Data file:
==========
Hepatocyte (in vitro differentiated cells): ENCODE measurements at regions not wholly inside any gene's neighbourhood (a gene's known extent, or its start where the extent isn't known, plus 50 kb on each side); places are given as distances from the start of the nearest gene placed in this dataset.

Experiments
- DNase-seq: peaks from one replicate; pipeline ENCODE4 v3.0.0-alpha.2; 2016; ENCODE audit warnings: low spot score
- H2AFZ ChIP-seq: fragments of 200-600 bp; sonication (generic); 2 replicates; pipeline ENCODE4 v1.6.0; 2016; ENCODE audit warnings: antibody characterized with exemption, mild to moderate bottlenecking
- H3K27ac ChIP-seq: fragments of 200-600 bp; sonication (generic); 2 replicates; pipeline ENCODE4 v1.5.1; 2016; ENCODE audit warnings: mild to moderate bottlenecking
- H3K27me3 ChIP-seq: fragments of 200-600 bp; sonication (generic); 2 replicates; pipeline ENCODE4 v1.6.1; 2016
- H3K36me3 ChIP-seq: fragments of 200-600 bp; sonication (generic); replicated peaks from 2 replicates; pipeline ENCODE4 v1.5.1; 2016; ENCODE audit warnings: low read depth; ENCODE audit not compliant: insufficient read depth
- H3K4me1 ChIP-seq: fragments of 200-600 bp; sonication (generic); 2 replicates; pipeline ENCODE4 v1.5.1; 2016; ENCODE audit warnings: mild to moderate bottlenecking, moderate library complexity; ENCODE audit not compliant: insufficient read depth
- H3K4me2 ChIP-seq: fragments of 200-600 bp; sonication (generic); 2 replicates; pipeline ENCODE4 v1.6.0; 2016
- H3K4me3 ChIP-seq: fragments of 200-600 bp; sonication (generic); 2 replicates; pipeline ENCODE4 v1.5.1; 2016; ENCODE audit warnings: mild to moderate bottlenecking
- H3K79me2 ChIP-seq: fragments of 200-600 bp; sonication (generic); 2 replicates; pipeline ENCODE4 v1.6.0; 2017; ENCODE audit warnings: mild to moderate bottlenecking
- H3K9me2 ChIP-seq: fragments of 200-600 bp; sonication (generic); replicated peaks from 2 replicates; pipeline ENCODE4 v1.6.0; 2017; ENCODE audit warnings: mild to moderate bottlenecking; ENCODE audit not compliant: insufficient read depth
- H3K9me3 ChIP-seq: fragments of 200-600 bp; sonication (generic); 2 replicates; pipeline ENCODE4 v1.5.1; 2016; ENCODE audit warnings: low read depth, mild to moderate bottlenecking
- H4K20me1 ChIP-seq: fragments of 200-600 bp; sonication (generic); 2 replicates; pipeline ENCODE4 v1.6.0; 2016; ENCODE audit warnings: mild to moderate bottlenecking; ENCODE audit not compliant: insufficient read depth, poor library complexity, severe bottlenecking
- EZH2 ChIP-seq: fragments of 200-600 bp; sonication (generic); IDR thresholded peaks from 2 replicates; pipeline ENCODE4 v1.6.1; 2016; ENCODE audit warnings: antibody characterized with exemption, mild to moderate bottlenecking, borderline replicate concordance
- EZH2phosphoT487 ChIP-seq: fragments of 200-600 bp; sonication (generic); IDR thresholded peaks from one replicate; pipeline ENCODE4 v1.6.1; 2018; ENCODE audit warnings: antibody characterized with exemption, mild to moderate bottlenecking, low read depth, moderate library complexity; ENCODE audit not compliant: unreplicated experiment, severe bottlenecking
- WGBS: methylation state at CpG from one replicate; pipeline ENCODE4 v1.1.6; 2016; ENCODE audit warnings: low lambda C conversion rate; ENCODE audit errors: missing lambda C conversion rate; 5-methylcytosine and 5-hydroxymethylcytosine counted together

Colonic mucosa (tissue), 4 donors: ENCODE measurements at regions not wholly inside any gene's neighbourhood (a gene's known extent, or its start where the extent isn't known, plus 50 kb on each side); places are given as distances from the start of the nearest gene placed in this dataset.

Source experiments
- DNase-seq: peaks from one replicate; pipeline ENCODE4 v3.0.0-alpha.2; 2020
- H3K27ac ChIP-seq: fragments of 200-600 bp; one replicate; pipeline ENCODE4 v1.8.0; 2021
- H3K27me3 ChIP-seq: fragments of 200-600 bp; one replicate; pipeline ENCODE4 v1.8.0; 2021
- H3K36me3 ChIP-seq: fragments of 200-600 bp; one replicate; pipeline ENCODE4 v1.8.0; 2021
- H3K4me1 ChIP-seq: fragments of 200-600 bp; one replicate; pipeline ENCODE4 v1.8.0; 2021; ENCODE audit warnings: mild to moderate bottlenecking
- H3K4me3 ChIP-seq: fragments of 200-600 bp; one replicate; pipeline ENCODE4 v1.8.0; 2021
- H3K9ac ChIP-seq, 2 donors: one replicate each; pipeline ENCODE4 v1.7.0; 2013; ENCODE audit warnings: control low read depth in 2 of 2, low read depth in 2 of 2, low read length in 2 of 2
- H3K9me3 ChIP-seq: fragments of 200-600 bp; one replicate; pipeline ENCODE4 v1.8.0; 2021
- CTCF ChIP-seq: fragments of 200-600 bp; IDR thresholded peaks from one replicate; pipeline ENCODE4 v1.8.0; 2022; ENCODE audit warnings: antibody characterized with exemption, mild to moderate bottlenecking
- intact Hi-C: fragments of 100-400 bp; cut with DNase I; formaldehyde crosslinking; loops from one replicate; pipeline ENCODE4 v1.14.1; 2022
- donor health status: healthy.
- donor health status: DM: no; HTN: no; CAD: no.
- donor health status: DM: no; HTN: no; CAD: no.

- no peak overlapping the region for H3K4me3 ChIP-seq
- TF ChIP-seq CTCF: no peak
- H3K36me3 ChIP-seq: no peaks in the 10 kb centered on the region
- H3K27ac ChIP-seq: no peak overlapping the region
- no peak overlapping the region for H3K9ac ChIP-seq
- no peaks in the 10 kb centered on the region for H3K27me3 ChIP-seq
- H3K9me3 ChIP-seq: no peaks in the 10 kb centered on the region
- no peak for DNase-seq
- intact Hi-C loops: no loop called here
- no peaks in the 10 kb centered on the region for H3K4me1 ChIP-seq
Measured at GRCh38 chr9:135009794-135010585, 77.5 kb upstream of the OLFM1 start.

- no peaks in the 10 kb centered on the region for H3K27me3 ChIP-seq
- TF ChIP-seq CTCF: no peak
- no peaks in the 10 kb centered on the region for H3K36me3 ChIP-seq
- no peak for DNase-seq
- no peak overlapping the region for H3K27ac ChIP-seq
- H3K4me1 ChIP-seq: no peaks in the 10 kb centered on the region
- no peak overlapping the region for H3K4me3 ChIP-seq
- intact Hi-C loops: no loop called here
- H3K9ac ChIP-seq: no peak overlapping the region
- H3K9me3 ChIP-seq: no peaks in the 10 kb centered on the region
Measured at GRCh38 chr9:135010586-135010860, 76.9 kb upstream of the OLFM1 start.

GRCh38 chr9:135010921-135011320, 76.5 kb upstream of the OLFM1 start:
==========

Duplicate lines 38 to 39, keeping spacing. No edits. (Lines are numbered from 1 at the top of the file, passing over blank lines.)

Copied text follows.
- no peaks in the 10 kb centered on the region for H3K27me3 ChIP-seq
- H3K9me3 ChIP-seq: no peaks in the 10 kb centered on the region